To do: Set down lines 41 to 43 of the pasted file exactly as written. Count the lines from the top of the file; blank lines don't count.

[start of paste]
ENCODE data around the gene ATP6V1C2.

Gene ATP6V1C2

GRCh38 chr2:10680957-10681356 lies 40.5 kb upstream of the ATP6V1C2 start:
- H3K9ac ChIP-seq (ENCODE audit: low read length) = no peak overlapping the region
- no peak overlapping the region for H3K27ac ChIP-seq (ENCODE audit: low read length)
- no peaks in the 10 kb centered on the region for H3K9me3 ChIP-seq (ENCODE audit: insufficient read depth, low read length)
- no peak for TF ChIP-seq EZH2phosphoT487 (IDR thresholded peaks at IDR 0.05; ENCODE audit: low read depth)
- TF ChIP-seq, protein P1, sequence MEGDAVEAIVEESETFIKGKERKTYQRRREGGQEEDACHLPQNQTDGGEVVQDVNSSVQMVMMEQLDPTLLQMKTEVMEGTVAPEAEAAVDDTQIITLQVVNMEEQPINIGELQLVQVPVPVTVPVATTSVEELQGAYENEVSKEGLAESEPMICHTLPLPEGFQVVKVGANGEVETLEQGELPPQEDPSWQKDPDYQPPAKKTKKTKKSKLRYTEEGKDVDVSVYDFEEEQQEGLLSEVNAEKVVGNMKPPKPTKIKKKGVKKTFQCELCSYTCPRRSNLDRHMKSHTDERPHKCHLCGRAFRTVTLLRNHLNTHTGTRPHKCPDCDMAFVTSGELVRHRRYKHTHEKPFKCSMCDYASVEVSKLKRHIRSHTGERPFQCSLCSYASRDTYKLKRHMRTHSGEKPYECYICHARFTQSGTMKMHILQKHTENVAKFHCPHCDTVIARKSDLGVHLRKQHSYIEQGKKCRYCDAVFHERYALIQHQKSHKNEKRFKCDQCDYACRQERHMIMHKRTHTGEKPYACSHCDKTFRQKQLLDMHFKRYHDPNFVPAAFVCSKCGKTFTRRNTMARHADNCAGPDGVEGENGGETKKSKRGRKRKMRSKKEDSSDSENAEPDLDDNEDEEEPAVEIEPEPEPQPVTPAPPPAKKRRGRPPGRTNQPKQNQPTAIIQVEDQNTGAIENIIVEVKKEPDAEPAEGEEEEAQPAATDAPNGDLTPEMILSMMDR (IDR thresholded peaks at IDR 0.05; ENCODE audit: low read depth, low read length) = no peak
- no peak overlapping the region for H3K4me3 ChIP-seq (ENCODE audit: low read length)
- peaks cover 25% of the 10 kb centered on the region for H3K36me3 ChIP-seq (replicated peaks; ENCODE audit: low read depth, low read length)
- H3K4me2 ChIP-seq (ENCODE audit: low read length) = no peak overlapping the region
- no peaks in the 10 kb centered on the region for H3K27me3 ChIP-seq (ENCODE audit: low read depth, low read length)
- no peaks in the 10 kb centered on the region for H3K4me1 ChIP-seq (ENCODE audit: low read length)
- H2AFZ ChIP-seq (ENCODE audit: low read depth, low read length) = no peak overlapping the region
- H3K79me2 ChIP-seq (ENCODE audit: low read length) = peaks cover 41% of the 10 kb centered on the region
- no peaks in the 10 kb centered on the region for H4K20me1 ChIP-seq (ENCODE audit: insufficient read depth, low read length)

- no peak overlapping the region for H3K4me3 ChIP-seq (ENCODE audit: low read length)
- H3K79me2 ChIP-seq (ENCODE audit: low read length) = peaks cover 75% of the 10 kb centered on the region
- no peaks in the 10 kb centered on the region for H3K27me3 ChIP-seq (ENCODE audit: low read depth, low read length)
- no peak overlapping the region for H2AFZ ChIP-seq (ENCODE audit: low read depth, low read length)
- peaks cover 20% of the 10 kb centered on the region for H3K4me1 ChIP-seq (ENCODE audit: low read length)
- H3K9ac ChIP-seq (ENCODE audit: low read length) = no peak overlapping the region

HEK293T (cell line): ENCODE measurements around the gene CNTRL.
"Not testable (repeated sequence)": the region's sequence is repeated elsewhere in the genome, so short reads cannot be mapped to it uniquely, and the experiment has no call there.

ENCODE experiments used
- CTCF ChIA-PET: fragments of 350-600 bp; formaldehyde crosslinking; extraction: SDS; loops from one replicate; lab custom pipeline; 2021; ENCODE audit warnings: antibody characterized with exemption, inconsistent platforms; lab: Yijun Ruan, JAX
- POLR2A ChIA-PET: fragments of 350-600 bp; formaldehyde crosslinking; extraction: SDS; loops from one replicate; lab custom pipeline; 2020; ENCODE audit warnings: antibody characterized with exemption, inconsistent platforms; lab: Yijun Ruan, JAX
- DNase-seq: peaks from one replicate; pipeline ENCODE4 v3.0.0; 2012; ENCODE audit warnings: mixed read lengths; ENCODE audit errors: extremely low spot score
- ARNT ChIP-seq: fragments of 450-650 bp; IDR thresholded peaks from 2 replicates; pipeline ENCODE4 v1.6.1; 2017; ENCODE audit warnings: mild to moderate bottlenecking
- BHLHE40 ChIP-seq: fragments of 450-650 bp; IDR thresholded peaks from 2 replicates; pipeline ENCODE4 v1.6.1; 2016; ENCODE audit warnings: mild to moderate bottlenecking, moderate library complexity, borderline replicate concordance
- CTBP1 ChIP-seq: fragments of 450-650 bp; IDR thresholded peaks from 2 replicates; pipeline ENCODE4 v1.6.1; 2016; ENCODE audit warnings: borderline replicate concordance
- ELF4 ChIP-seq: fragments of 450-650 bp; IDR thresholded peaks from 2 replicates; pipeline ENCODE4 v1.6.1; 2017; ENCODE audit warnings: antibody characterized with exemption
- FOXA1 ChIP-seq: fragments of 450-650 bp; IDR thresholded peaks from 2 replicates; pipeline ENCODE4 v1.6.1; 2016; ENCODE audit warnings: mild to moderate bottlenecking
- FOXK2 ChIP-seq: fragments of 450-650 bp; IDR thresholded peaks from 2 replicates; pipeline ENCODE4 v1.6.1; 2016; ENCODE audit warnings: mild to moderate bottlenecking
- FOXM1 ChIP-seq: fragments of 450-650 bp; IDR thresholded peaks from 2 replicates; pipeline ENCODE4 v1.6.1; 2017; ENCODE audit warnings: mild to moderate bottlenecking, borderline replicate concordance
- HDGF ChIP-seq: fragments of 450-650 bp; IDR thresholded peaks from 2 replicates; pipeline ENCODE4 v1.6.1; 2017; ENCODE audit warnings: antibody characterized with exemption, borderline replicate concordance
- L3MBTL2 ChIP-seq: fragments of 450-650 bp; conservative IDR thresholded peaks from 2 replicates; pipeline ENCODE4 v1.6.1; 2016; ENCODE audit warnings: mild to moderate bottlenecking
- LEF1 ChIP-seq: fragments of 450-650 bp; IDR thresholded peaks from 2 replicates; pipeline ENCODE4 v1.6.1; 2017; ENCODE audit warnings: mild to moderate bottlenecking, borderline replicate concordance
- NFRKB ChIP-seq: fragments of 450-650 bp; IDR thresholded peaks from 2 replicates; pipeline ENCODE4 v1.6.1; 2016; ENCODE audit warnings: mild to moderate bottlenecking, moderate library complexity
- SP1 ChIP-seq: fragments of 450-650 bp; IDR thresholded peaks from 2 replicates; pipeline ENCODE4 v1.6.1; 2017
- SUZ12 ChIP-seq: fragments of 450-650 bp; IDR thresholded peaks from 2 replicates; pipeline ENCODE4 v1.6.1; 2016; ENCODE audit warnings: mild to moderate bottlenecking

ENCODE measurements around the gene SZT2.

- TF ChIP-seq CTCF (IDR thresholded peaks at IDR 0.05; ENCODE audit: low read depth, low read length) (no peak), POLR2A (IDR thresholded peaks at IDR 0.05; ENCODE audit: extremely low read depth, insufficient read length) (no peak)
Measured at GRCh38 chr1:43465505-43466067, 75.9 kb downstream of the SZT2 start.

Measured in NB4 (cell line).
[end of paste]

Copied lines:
- SUZ12 ChIP-seq: fragments of 450-650 bp; IDR thresholded peaks from 2 replicates; pipeline ENCODE4 v1.6.1; 2016; ENCODE audit warnings: mild to moderate bottlenecking

ENCODE measurements around the gene SZT2.

- TF ChIP-seq CTCF (IDR thresholded peaks at IDR 0.05; ENCODE audit: low read depth, low read length) (no peak), POLR2A (IDR thresholded peaks at IDR 0.05; ENCODE audit: extremely low read depth, insufficient read length) (no peak)